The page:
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Dr Rachelle Martin

Rachelle Martin thumbnailDip Phys(Otago), MHSc(Otago), PhD(Otago)

Email rachelle.martin@otago.ac.nz
Tel +64 21 223 3362

Rachelle works as a Lecturer with the Rehabilitation Teaching and Research Unit (RTRU) at the Department of Medicine at the University of Otago, Wellington.

Rachelle is a physiotherapist who has completed her Master of Health Science (endorsed in rehabilitation) in 2014, and her PhD in 2018. Both of these programmes of study were undertaken at the Rehabilitation Teaching and Research Unit (RTRU), School of Medicine, University of Otago Wellington. Her Master's research study explored life goals and social identity in people with severe acquired brain injury. Findings from this study suggested that there is a need to focus on the role of social identity and the environment in the delivery of person-centred rehabilitation services for people with ABI, including developing theoretical frameworks and interventions that better support people concerning social relationships and social identity throughout their lives. Rachelle’s PhD research used both qualitative and quantitative methods within a critical realist framework to examine the health outcomes that are important to child riders within a therapeutic horse riding programme, along with how effectively New Zealand Riding for the Disabled (NZRDA) was achieving these outcomes. Findings suggested that therapeutic horse riding is an accessible activity that improves social participation outcomes for children experiencing disability, regardless of their diagnosis.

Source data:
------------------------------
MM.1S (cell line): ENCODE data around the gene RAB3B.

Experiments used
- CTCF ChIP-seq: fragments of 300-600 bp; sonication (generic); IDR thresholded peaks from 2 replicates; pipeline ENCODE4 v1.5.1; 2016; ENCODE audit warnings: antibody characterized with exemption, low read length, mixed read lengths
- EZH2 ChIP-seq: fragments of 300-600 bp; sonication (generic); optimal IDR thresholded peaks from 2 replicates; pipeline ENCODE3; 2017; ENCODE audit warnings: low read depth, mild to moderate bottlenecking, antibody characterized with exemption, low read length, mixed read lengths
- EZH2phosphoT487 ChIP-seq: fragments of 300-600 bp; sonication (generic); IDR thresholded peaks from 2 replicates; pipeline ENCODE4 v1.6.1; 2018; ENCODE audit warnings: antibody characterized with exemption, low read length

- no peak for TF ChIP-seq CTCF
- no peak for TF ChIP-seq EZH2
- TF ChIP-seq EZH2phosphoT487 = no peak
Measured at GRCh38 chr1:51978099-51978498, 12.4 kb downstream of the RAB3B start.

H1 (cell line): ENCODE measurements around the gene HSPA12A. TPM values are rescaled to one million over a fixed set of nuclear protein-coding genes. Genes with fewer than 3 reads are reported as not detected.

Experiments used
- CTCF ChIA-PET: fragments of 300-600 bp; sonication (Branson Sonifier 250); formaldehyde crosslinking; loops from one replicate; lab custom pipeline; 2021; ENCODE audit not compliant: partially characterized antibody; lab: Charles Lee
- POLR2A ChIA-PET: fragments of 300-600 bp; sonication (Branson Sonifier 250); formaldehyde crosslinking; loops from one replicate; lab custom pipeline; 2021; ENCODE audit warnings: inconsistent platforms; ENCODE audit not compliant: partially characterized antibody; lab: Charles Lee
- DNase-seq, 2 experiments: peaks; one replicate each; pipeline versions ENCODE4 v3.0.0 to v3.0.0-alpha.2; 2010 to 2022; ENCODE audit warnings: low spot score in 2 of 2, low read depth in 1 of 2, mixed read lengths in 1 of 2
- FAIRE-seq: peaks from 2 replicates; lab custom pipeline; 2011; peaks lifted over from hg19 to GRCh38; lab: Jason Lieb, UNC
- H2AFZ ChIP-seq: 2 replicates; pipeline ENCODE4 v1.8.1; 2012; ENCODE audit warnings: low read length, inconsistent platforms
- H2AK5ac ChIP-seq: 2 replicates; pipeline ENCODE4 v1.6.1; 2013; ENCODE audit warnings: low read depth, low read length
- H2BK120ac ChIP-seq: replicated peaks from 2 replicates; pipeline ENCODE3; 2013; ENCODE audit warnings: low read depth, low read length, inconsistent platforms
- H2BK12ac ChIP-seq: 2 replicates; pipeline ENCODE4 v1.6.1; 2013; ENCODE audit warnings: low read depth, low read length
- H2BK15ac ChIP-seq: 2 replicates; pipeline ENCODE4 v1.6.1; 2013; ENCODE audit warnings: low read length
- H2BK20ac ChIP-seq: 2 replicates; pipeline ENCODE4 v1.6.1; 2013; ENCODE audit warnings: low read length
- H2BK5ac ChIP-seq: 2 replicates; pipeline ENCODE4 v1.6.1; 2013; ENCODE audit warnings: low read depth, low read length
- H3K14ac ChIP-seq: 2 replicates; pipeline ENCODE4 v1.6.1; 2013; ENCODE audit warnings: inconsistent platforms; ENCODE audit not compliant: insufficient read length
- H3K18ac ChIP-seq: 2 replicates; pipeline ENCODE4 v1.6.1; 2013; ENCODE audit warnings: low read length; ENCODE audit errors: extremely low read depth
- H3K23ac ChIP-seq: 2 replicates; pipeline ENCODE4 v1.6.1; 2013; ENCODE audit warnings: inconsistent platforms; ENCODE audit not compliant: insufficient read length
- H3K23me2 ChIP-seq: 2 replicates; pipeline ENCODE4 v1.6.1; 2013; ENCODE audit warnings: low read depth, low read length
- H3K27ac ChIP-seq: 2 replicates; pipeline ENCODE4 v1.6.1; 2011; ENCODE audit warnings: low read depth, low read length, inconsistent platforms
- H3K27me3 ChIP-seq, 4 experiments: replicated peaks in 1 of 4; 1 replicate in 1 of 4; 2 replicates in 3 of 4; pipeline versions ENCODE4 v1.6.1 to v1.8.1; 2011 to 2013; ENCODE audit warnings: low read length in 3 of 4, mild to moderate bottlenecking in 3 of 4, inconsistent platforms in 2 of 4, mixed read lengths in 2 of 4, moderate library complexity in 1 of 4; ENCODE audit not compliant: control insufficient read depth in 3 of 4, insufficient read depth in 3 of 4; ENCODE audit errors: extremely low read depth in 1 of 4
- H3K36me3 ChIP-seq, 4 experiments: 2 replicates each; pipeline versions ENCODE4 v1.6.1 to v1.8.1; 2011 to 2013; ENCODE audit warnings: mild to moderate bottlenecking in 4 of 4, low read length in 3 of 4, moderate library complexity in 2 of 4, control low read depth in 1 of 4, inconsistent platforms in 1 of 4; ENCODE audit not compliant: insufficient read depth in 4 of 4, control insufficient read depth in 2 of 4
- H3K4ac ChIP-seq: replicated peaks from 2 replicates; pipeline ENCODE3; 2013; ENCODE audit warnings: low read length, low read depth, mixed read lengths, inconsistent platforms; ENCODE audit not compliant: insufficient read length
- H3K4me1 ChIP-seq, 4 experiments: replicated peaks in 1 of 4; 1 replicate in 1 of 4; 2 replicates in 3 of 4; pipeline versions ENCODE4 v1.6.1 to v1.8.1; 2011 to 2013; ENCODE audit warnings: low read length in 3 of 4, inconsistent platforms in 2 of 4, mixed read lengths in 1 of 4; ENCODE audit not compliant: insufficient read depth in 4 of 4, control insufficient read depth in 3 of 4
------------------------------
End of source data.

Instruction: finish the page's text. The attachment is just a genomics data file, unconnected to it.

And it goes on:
Rachelle has worked clinically in the area of acquired brain injury in acute and community rehabilitation settings. A focus on outcomes that are considered important by the users of rehabilitation services is of ongoing interest to Rachelle, and she researches how people who experience disability can be supported to live a good life despite ongoing impairments. This research has included evaluating how well an Active Support model of care supported people to live the life they wanted within a residential supported-care setting, and investigating health outcomes of people following mild traumatic brain injury to understand why some people recover more quickly and completely than others after concussion. Rachelle also maintains a focus on outcomes that are considered important by users of rehabilitation services through her involvement in research and knowledge translation activities conducted by the Burwood Academy of Independent Living (BAIL).

Rachelle's current range of research interests and projects include:

  • Evaluating the effectiveness of complex rehabilitation interventions, and the use of realist research approaches which seek to understand better ‘what works for which people, in what contexts, to what extent, and how'?
  • Single case experimental designs (SCEDs) to determine the effectiveness of interventions while also maintaining a focus on the range of individual responses
  • Research on health outcomes and rehabilitation service provision prioritised by consumers
  • Communicating research findings in a way that allows clinicians to integrate this knowledge into their practice

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Publications

Martin, R. A., Graham, F. P., Taylor, W. J., & Levack, W. M. M. (2017). Mechanisms of change for children participating in therapeutic horse riding: A grounded theory. Physical & Occupational Therapy in Pediatrics. Advance online publication. doi: 10.1080/01942638.2017.1400492

Snell, D. L., Martin, R., Surgenor, L. J., Siegert, R. J., & Hay-Smith, E. J. C. (2017). What's wrong with me? Seeking a coherent understanding of recovery after mild traumatic brain injury. Disability & Rehabilitation, 39(19), 1968-1975. doi: 10.1080/09638288.2016.1213895